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ABSTRACT: The ubiquitin proteasome pathway is the most significant intracellular proteolytic pathway. The target proteins are usually ubiquitinated prior to degradation by the proteasome; however, ubiquitin-independent targeting mechanisms have also been reported (e.g., antizyme-mediated degradation of ornithine decarboxylase). Aberrations in the components of the ubiquitin proteasome pathway are commonly observed in many cancers. Uncontrolled growth of cancer cells can results either from stabilization of oncoproteins (e.g., c-jun) or increased degradation of tumor suppressor proteins (e.g., p53). In addition, due to the pleiotropic functions of ubiquitin proteasome pathway in cells, there is of great interest in developing inhibitors blocking specifically and potently this pathway for cancer treatment. This review summarize the recent literature and several patented inventions on the ubiquitin proteasome pathway with respect to its role in cancer development and treatment.Recent Patents on Anti-Cancer Drug Discovery 06/2013; 8(3):298-309. · 2.70 Impact Factor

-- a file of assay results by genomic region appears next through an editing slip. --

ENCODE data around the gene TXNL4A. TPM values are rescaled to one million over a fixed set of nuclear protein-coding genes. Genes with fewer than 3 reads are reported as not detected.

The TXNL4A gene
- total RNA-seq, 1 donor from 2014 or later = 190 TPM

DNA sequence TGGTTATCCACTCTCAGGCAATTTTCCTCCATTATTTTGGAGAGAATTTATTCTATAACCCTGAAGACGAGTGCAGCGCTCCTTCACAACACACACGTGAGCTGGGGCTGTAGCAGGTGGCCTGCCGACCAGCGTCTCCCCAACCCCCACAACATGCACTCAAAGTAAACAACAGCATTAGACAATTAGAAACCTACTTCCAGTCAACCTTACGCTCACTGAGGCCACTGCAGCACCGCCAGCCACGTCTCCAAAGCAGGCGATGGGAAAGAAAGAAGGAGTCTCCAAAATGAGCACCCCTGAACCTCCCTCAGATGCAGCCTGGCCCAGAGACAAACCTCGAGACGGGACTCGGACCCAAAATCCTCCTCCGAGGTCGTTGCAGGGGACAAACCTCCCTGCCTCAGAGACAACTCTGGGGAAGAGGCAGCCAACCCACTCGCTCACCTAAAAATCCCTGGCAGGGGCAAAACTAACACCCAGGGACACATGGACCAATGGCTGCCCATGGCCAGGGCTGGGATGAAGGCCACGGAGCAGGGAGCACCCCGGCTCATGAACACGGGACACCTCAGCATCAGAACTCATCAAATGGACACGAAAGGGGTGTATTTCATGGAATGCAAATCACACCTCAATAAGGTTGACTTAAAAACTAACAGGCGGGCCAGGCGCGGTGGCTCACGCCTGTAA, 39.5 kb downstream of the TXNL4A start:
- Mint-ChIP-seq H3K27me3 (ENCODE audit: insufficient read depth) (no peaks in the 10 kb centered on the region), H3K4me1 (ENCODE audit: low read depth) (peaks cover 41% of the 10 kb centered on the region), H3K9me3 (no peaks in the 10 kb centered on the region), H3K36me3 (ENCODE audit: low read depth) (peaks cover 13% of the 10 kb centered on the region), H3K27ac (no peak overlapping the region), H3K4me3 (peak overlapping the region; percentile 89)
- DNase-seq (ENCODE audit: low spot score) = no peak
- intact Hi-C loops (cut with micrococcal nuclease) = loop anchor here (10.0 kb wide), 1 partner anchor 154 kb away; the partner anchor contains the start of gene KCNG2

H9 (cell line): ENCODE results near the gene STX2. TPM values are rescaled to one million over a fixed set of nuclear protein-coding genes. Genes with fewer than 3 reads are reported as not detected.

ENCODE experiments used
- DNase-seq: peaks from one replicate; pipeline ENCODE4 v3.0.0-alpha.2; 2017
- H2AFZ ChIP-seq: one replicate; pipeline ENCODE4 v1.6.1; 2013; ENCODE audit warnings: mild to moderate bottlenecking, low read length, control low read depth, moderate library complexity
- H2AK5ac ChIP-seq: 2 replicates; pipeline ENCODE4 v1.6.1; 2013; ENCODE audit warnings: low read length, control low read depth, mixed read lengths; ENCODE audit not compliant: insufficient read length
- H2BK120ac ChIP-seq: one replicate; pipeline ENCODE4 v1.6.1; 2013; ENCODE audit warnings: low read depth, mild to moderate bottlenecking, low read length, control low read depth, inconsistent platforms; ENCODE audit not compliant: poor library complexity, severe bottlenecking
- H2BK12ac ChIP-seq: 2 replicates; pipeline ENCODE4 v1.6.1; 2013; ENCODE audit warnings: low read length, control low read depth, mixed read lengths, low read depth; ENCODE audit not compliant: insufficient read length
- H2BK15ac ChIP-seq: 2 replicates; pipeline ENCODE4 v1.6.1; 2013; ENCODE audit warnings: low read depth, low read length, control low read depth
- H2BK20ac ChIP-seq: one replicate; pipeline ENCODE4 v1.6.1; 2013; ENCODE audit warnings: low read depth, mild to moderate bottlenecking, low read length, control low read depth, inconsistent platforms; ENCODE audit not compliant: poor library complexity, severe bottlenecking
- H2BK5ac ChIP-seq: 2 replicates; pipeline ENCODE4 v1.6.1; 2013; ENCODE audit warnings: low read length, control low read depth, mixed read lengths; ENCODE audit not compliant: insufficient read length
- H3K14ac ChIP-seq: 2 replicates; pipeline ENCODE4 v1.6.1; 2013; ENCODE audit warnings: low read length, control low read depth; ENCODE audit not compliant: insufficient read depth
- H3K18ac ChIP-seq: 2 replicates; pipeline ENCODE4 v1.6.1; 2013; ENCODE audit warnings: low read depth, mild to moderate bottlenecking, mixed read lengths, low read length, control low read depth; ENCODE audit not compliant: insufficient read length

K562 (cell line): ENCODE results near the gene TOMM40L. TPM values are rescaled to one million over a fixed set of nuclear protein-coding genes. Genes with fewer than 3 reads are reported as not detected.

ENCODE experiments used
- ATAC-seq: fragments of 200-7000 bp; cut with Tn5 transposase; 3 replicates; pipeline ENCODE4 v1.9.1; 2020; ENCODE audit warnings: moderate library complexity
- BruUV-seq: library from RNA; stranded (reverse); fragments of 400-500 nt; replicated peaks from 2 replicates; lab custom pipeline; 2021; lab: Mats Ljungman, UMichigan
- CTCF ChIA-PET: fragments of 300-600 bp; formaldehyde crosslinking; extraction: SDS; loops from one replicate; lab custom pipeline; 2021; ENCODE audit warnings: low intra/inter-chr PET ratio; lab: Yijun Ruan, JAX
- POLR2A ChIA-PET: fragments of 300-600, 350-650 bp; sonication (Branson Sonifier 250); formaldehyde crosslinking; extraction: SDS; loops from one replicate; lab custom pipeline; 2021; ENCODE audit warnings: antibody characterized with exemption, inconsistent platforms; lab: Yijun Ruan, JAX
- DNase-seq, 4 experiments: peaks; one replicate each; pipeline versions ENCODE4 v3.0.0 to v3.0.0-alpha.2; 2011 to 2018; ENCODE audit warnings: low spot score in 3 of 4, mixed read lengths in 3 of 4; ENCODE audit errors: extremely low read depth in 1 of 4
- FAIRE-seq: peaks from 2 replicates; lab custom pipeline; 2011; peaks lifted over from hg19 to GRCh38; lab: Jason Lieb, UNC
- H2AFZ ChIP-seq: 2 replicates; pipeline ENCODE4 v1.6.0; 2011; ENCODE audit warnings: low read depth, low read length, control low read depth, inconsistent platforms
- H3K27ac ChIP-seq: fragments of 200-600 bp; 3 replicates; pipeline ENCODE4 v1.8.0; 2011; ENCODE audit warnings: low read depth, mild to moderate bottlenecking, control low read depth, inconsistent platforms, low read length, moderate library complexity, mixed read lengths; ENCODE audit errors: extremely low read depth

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ABSTRACT: Toll-like receptor-9 (TLR9) is an intracellular DNA receptor that is widely expressed in breast and other cancers. We previously demonstrated that low tumor TLR9 expression upon diagnosis is associated with significantly shortened disease-specific survival times in patients with triple-negative breast cancer (TNBC). There are no targeted therapies for this subgroup of patients whose prognosis is among the worst in breast cancer. Due to the previously detected in vitro anti-invasive effects of chloroquine in these cell lines, the present study aimed to investigate the in vivo effects of chloroquine against two clinical subtypes of TNBC that differ in TLR9 expression. Chloroquine suppressed matrix metalloproteinase (MMP)-2 and MMP-9 mRNA expression and protein activity, whereas MMP-13 mRNA expression and proteolytic activity were increased. Despite enhancing TLR9 mRNA expression, chloroquine suppressed TLR9 protein expression in vitro. Daily treatment of mice with intraperitoneal (i.p.) chloroquine (80 mg/kg/day) for 22 days, did not inhibit the growth of control siRNA or TLR9 siRNA MDA-MB-231 breast cancer cells. In conclusion, despite the favorable in vitro effects on TNBC invasion and viability, particularly in hypoxic conditions, chloroquine does not prevent the growth of the triple-negative MDA-MB-231 cells with high or low TLR9 expression levels in vivo. This may be explained by the activating effects of chloroquine on MMP-13 expression or by the fact that chloroquine, by suppressing TLR9 expression, permits the activation of currently unknown molecular pathways, which allow the aggressive behavior of TNBC cells with low TLR9 expression in hypoxia.Oncology letters 12/2013; 6(6):1665-1672. · 0.24 Impact Factor